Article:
We ought to see reviews of Bloomfield Nehalems show up on Monday, since the NDA is supposed to expire then.
However, there are already signs that at least the first generation of Nehalems are likely to be underachievers in the overclocking arena.
The primary reason for this appears to be that QPI seems to be a bottleneck for overclocking . It seems to limit an OC of the 2.66GHz Bloomfield to roughly around 4GHz, or a bit less than that. If you want more than that, you need a Bloomfield with a higher multiplier, which means you’ll pay at least twice as much for that CPU, roughly $600 rather than $300, and someone who ought to know recently said that the best overclocks will come from Extreme Editions.
I had wondered why whatever OCing results we had seen was being done with the 2.93GHz Bloomer. Now we know why.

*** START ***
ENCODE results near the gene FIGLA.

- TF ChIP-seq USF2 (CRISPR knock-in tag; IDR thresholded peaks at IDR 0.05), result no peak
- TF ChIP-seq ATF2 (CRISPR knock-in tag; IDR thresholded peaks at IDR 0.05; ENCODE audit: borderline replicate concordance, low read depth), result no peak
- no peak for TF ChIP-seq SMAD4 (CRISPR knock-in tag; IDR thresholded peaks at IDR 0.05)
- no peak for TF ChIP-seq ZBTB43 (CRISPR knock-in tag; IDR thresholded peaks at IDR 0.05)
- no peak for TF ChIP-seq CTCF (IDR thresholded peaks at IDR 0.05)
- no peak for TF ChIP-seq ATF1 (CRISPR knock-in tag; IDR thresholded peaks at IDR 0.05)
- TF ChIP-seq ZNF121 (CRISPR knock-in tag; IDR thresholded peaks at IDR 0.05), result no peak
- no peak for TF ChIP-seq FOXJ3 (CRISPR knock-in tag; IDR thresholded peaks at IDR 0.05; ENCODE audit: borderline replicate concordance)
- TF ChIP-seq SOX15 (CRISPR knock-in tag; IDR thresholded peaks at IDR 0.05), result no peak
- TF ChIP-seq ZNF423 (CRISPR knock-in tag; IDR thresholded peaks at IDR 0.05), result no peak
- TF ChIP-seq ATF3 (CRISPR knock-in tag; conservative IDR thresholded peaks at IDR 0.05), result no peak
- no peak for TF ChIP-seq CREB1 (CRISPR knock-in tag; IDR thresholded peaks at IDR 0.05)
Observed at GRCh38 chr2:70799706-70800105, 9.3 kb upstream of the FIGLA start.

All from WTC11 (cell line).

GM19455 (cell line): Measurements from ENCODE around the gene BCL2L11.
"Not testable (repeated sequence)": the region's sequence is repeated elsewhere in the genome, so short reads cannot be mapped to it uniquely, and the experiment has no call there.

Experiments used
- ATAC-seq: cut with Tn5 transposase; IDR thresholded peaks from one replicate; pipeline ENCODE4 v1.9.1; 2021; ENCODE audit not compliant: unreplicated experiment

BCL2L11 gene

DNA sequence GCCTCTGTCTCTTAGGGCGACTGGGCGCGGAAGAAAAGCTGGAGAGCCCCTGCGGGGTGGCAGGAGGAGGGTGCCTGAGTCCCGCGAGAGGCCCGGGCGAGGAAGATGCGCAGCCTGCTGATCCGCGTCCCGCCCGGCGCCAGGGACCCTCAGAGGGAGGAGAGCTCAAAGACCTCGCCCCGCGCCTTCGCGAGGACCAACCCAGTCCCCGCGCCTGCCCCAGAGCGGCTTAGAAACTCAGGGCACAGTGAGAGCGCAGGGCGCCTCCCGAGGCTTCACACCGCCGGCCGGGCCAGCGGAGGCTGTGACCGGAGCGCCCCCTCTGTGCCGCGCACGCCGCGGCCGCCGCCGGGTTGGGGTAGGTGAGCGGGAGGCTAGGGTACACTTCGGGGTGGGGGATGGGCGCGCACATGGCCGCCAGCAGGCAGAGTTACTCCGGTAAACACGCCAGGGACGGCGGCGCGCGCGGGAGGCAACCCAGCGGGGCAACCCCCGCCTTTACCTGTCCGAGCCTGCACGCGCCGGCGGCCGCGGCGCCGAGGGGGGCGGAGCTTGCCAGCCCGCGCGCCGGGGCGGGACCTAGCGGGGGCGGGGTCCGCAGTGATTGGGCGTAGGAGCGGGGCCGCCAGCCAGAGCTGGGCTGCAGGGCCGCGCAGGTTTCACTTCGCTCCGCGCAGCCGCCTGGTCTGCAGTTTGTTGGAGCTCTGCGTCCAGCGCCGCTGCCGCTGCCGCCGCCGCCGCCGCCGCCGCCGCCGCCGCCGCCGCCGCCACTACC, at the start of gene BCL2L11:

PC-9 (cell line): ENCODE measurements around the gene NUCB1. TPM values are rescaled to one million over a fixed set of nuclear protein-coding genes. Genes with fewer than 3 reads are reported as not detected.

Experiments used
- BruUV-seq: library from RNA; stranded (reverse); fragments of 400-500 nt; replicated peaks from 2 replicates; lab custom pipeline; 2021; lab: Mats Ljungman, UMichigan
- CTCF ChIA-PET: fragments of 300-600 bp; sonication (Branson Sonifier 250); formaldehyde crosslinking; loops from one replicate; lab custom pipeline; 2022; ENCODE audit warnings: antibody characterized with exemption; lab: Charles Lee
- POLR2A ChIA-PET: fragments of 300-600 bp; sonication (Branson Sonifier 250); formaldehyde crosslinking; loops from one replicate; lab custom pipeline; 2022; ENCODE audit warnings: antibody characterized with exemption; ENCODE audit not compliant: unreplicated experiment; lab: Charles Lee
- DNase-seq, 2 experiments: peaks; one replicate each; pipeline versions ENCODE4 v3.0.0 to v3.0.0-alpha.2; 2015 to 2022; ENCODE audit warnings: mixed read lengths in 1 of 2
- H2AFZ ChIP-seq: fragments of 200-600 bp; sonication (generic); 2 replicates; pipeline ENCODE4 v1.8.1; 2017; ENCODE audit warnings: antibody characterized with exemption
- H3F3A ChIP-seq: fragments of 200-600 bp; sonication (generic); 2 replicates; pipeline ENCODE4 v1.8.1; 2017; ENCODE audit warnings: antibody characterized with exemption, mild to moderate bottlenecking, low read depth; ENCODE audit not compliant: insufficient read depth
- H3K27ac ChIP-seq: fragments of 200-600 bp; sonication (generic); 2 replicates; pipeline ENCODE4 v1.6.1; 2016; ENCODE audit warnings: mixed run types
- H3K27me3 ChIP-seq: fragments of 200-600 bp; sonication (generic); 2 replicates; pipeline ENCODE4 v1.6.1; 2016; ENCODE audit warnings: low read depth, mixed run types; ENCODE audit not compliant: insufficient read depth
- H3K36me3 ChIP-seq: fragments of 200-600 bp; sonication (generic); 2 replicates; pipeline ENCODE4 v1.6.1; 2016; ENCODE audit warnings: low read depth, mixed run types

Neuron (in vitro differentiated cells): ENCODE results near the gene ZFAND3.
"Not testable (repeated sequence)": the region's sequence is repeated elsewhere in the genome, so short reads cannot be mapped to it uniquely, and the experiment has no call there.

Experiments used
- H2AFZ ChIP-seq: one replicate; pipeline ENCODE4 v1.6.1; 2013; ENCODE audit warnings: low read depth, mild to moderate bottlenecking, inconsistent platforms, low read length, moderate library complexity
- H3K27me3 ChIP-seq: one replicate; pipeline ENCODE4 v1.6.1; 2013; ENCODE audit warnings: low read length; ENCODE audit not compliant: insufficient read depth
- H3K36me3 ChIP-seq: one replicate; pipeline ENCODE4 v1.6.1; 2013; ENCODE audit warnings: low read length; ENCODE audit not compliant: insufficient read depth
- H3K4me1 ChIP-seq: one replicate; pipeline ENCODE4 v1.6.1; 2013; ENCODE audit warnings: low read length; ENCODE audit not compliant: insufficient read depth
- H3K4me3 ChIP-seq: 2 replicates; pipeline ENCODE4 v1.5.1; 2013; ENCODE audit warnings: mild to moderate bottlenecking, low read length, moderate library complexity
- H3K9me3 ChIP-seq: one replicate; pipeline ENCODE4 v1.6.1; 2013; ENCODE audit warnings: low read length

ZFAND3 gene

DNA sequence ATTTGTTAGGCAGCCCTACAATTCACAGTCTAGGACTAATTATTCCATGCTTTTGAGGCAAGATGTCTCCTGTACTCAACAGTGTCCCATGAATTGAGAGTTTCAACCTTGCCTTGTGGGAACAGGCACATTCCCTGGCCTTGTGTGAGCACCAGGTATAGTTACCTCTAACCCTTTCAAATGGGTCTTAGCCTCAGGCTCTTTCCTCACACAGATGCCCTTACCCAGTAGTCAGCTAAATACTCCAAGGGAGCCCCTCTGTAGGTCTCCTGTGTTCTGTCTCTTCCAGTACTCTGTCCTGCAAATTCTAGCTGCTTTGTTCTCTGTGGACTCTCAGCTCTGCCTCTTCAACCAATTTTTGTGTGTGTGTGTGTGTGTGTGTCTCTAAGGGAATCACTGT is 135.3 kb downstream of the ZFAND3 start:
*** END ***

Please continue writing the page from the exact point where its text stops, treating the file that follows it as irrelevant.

Combine that with preliminary reports than Bloomfields tend to be on the toasty side, and I don’t see a winner here. Sure, it will win benchmarks, but it’s not going to attract too many benchmarkers at these prices.
And yes, Intel can charge $500, $5,000 or $5,000,000 for a CPU if it feels like it, and it will sell enough of these in workstation and servers and the like without the need for a single OC sale.
But this is what a luxury CPU looks like, and this is what we get when AMD is down on its luck.
If I were anybody looking to buy a highish-end system soon, I’d look really, really, really closely at Monday’s benchmarks comparing these Bloomfields to any Penryns, and unless there’s a huge difference between the two in what you mostly do, you might want to tame the ego a bit before paying an arm and a leg for an extra 10% or so.
We don’t need to feed the monster.